What Trump allies tend to leave out, however, is that Montgomery has a long history of making outlandish claims that fail to come true. As an intelligence contractor at the height of the War on Terror, Montgomery was behind what’s been called “one of the most elaborate and dangerous hoaxes in American history,” churning out allegedly fictitious data that once prompted the Bush administration to consider shooting down airplanes.
And now, Trump allies want voters to believe Montgomery’s claims about the election.
Click HERE to read the entire article.
From Julian Borger's 11-9-20 GUARDIAN article entitled "Mark Esper Fired As Pentagon Chief After Contradicting Trump":
Donald Trump has fired his defence secretary, Mark Esper, in the latest sign that the transition to a new Biden administration in January is going to be turbulent on both domestic and foreign fronts.
Esper was fired by tweet on Monday afternoon, with the president declaring he was “pleased to announce that Christopher C Miller, the highly respected director of the National Counterterrorism Center (unanimously confirmed by the Senate), will be acting secretary of defense, effective immediately.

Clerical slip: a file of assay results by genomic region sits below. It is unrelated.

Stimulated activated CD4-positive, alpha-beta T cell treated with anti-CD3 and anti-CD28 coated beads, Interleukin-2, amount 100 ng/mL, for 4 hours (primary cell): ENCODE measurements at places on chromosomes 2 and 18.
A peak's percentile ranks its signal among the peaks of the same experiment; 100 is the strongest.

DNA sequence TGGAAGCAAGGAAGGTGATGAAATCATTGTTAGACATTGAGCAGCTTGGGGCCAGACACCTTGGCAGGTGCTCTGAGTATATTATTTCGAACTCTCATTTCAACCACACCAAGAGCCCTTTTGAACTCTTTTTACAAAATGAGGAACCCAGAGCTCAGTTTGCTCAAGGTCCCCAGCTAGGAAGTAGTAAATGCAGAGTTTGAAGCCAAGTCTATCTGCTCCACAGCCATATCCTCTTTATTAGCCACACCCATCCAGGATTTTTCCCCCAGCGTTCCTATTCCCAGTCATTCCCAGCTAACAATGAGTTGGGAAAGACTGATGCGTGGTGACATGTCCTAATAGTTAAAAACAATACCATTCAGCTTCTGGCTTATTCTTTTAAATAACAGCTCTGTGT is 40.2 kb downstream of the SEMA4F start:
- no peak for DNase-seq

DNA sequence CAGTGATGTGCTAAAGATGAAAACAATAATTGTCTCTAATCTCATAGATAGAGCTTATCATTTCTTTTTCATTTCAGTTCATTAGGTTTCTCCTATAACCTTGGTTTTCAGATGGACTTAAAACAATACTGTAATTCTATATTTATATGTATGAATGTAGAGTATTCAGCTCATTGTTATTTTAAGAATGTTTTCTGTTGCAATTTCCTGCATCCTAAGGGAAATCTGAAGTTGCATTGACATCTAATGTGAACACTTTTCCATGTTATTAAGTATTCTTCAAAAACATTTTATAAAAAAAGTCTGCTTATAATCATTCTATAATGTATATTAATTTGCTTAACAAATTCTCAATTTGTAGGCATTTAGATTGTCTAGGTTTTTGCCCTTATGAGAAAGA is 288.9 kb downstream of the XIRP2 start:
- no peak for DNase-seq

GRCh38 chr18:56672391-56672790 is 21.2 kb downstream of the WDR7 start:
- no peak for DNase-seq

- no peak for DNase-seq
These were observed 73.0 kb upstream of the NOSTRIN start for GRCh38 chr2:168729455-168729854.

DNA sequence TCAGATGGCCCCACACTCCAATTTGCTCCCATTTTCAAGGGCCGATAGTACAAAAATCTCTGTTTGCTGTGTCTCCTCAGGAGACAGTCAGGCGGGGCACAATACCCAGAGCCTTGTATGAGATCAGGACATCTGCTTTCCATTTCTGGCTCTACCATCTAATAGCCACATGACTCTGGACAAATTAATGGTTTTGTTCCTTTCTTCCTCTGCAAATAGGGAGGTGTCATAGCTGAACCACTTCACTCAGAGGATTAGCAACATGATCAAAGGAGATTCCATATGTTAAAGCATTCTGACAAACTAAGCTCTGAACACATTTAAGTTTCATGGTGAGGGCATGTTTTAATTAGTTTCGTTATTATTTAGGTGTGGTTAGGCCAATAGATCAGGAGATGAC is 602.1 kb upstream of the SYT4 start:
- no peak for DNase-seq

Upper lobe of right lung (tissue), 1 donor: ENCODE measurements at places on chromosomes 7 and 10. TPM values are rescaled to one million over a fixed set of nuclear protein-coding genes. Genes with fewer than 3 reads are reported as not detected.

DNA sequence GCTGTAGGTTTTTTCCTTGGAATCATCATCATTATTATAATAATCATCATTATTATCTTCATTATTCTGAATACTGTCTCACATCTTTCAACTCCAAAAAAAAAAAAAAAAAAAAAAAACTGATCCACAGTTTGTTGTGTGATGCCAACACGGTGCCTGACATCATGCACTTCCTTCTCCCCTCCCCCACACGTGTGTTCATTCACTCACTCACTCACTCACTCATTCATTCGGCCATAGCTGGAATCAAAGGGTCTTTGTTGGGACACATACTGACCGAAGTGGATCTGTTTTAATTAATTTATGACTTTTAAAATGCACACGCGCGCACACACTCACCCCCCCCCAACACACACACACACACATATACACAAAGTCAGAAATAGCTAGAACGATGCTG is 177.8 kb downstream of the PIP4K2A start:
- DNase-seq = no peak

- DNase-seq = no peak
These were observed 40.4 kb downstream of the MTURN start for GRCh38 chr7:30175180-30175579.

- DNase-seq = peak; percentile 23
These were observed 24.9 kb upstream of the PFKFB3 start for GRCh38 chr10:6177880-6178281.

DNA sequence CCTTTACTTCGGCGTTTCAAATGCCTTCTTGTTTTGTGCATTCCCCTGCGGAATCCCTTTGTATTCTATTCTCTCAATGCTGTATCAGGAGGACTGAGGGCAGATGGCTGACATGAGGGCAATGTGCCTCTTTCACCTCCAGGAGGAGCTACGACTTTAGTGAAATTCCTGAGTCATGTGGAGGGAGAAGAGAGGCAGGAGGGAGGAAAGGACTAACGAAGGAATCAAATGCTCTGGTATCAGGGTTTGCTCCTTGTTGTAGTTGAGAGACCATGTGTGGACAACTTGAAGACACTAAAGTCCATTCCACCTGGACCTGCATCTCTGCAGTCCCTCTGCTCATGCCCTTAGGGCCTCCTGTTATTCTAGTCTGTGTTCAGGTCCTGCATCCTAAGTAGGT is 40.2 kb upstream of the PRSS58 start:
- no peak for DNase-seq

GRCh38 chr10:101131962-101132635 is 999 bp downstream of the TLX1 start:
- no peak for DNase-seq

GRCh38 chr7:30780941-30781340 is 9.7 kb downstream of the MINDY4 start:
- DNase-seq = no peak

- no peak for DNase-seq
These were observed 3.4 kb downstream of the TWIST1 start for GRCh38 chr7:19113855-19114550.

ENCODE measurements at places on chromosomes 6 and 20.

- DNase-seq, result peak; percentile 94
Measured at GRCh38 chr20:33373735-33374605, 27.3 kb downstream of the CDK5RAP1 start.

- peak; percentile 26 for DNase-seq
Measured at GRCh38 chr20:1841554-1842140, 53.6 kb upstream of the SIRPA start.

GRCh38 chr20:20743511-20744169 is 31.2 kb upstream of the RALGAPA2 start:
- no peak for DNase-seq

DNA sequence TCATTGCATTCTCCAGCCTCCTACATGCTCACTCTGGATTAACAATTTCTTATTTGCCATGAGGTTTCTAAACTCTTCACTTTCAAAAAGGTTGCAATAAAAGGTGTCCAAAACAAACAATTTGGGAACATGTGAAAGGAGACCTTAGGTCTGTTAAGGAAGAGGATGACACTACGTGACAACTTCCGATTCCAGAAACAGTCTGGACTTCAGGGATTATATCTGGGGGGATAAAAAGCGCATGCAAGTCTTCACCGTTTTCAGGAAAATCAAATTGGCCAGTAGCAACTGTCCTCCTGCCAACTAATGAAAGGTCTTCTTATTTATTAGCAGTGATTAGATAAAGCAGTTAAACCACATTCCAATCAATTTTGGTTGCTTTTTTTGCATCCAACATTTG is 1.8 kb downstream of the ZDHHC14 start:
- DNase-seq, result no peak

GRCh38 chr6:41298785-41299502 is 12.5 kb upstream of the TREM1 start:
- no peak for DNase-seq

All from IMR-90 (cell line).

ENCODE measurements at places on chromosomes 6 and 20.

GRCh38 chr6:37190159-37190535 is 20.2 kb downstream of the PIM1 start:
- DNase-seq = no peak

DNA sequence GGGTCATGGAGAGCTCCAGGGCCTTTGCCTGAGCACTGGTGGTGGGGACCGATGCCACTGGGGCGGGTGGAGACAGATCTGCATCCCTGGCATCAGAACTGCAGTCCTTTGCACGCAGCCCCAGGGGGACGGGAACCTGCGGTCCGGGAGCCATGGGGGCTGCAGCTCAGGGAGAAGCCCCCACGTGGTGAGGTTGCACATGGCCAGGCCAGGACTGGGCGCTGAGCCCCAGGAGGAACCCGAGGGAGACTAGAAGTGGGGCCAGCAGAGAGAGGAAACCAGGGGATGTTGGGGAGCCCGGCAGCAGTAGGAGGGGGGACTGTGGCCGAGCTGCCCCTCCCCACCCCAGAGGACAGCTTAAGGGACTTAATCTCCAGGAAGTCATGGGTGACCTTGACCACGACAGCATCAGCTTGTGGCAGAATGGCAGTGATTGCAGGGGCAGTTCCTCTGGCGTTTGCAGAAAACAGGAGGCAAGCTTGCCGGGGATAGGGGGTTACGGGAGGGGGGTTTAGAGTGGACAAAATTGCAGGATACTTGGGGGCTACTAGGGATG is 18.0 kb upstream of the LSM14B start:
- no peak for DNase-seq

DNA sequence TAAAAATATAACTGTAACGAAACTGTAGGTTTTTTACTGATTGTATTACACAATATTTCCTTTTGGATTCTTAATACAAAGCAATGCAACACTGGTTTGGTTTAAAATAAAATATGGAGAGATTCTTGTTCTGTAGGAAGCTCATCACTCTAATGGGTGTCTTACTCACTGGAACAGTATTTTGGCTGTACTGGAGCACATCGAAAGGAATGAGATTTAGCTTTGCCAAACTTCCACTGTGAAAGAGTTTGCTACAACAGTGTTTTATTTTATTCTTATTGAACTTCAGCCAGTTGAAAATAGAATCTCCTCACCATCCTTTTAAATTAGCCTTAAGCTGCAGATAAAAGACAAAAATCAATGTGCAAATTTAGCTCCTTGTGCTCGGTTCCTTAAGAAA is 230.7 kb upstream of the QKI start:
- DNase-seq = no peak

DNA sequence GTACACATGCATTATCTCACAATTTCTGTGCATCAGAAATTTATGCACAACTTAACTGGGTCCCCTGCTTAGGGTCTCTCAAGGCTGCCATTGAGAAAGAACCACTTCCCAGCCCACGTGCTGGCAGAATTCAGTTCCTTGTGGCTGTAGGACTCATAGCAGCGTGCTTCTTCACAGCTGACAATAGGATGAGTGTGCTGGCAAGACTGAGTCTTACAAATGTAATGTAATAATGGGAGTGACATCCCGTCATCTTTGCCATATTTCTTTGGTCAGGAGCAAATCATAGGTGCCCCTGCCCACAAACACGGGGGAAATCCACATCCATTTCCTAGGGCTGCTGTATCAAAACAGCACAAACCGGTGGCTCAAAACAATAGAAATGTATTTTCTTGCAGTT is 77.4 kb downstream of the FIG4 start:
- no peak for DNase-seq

“Chris will do a GREAT job! Mark Esper has been terminated. I would like to thank him for his service.”
Esper had been at odds with Trump on a number of issues, most importantly his insistence at the height of the Black Lives Matter protests in the summer that there were no legal grounds to deploy active-service troops on the streets of US cities.
He was also working with Congress on legislation to rename US army bases named after Confederate generals. In a final interview Esper predicted that he would be followed by a “yes man”, adding “And then God help us.”
In a coolly worded final letter to the president, Esper wrote: “I serve the country in deference to the Constitution, so I accept your decision to replace me.” He left the Pentagon quietly on Monday without the “clap-out” from staff traditionally accorded to a departing secretary.
Miller arrived at the Pentagon on Monday amid questions about the legality of his appointment. By law, the deputy secretary of defence, currently David Norquist, would become acting secretary in the event of a sudden departure at the top. Furthermore, the law requires that a secretary of defence to have been out of active duty military service for seven years. Miller, a former Green Beret, only left the military in 2014.
The law can be sidestepped by a vote in Congress, as was done for Esper’s predecessor James Mattis, a retired marine.
To read the entire article, click HERE.
Monday, November 9, 2020